Logical pluralism is the view that there is more than one right logic. A particular version of the view, what is sometimes called domain-speciﬁc logical pluralism, has it that the right logic and connectives depend somehow on the domain of use, or context of use, or the linguistic framework. This type of view has a problem with cross-framework communication, though: it seems that all such communication turns into merely verbal disputes. If two people approach the same domain with different logics as their guide, then they may be using different connectives, and hence talking past each other. In this situation, if we think we are having a conversation about “ ¬ A”, but are using different “ ¬ ”s, then we are not really talking about the same thing. The communication problem prevents legitimate disagreements about logic, which is a bad result. In this paper I articulate a possible solution to this problem, without giving up pluralism, which requires adopting a notion of metalinguistic negotiation, and allows people to communicate and disagree across domains/contexts/frameworks.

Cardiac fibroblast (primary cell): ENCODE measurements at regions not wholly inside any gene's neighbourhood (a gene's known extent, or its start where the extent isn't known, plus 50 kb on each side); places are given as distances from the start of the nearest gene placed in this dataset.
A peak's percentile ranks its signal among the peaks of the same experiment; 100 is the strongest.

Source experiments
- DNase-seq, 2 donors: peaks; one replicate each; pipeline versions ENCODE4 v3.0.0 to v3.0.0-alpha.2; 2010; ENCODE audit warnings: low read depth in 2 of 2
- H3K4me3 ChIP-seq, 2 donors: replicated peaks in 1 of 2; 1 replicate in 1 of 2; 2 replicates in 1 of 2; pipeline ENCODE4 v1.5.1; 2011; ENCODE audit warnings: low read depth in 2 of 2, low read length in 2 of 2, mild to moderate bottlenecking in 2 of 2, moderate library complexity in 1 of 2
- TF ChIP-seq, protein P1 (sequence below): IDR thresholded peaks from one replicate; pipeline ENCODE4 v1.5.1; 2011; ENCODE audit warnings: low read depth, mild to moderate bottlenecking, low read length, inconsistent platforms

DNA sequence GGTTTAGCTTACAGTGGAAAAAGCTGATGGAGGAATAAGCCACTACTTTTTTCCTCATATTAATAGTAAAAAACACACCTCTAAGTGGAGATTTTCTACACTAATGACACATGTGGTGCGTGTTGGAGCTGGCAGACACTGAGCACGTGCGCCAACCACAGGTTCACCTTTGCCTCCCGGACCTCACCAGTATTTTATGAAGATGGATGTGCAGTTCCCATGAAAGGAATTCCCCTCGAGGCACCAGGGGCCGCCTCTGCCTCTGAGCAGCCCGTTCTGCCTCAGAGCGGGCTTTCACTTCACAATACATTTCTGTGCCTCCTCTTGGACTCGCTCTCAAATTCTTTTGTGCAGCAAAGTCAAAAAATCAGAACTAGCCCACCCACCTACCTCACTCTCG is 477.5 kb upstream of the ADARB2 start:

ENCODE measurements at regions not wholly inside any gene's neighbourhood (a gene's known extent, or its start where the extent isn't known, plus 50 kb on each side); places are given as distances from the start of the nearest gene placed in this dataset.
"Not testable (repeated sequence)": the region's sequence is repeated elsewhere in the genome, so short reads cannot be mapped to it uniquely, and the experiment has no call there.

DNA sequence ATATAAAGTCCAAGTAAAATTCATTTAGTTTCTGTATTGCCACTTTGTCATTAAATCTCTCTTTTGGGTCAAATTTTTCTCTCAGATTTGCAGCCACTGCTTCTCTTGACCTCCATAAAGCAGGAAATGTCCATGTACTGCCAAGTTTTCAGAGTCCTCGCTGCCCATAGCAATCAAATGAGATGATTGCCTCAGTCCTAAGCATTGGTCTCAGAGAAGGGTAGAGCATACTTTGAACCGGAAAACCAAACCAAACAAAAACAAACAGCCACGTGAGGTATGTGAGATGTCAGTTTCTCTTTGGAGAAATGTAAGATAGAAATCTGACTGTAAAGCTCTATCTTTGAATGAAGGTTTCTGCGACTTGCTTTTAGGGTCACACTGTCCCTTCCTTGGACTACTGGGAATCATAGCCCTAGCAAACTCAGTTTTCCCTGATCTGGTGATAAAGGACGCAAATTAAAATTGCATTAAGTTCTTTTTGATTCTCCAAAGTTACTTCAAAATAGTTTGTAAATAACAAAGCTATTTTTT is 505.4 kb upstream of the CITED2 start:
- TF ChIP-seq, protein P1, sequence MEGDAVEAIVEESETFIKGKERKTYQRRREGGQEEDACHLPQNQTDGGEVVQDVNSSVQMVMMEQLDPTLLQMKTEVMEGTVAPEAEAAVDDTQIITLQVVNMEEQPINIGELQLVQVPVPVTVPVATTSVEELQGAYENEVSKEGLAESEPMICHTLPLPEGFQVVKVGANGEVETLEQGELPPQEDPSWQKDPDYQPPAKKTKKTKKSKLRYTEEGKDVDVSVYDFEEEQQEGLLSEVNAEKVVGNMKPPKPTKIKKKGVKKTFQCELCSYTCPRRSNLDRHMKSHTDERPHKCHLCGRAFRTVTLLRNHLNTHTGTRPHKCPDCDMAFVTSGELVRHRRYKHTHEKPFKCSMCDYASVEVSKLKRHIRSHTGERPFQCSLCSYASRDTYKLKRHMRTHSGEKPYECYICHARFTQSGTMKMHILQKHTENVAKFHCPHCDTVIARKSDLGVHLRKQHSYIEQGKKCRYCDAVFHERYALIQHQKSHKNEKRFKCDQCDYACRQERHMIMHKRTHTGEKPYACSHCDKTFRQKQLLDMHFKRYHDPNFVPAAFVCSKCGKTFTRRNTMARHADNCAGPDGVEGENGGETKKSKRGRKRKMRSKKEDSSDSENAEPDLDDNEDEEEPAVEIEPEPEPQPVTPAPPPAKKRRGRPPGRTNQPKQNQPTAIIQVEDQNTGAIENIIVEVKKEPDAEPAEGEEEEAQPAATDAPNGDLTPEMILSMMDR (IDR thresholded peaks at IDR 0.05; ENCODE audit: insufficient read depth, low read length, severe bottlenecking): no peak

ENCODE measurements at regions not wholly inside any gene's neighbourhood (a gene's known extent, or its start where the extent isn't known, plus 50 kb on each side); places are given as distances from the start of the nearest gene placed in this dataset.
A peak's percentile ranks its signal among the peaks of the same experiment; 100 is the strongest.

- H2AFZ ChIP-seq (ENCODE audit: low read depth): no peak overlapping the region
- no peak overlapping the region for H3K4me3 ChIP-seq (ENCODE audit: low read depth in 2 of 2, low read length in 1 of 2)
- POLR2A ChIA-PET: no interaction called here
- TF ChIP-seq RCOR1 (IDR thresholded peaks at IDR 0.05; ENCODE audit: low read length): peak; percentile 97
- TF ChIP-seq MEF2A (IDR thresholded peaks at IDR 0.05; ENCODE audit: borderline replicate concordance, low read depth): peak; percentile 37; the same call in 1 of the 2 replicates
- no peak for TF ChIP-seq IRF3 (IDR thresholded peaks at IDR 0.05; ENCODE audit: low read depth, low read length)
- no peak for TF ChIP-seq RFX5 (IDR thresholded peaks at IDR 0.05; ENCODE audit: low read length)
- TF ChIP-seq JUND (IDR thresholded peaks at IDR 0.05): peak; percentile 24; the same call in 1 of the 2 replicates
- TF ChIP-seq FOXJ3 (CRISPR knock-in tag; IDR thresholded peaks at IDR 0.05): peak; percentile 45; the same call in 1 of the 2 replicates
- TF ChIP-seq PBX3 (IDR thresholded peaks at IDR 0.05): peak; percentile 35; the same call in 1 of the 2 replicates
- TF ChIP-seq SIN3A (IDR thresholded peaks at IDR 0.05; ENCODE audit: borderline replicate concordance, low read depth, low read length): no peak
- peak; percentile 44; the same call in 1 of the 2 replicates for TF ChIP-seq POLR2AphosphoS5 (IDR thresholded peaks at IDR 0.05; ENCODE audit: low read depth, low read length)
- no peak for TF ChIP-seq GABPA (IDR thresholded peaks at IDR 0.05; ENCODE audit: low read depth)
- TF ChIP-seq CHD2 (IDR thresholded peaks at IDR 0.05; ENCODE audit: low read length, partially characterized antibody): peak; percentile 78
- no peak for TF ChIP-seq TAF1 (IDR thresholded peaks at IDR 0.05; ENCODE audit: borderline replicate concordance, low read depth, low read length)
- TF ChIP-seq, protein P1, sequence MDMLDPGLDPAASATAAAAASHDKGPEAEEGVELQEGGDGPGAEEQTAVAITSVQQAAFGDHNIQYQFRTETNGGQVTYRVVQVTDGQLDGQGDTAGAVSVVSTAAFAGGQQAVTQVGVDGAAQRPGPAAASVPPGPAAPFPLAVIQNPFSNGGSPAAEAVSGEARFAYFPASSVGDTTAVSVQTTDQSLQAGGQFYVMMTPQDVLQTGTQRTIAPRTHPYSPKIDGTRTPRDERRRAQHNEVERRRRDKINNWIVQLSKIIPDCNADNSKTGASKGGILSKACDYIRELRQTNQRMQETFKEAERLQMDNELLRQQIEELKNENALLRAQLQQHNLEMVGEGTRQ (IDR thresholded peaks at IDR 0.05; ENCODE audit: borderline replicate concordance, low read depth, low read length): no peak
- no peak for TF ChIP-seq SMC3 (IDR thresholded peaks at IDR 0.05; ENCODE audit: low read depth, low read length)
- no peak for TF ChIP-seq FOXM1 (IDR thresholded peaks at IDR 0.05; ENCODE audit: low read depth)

Comment: Fit for any philosophy of logic course touching on either logical disagreement or logical pluralism. Given the short length, it may be naturally paired with a paper attacking logical pluralism as a mere verbal dispute. There are no particular prerequisites, although familiarity with at least one kind of domain-specific pluralism is helpful for context.